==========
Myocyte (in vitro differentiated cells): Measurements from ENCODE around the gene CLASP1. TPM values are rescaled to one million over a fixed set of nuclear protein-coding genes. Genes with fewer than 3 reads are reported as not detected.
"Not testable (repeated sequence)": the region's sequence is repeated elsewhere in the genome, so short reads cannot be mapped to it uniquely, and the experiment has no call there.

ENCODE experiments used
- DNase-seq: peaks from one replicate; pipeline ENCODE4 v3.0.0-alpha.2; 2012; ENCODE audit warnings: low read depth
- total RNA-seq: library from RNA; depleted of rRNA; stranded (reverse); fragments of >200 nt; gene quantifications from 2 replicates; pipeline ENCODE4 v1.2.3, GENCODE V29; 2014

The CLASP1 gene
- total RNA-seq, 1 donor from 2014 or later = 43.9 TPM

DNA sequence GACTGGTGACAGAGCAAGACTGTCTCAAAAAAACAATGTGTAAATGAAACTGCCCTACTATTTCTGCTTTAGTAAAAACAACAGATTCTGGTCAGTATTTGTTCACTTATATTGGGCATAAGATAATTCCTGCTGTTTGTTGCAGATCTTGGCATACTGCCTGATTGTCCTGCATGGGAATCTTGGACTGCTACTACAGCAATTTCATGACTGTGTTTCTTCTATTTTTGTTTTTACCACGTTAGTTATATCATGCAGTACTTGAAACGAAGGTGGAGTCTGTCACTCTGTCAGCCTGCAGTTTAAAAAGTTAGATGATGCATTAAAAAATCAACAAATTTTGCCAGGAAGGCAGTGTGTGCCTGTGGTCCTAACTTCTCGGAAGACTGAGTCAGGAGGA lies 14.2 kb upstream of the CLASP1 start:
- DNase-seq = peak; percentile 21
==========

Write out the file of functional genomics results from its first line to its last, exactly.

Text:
Myocyte (in vitro differentiated cells): Measurements from ENCODE around the gene CLASP1. TPM values are rescaled to one million over a fixed set of nuclear protein-coding genes. Genes with fewer than 3 reads are reported as not detected.
"Not testable (repeated sequence)": the region's sequence is repeated elsewhere in the genome, so short reads cannot be mapped to it uniquely, and the experiment has no call there.

ENCODE experiments used
- DNase-seq: peaks from one replicate; pipeline ENCODE4 v3.0.0-alpha.2; 2012; ENCODE audit warnings: low read depth
- total RNA-seq: library from RNA; depleted of rRNA; stranded (reverse); fragments of >200 nt; gene quantifications from 2 replicates; pipeline ENCODE4 v1.2.3, GENCODE V29; 2014

The CLASP1 gene
- total RNA-seq, 1 donor from 2014 or later = 43.9 TPM

DNA sequence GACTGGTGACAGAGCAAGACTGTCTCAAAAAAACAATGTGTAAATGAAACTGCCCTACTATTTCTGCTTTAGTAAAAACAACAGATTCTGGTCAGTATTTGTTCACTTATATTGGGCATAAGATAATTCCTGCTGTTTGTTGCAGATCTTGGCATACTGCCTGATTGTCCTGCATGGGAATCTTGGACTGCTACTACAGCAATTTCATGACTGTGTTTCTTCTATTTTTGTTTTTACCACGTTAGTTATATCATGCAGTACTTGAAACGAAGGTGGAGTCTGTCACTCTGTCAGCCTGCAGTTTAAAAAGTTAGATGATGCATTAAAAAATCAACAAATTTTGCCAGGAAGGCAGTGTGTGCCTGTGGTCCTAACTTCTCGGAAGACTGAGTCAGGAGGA lies 14.2 kb upstream of the CLASP1 start:
- DNase-seq = peak; percentile 21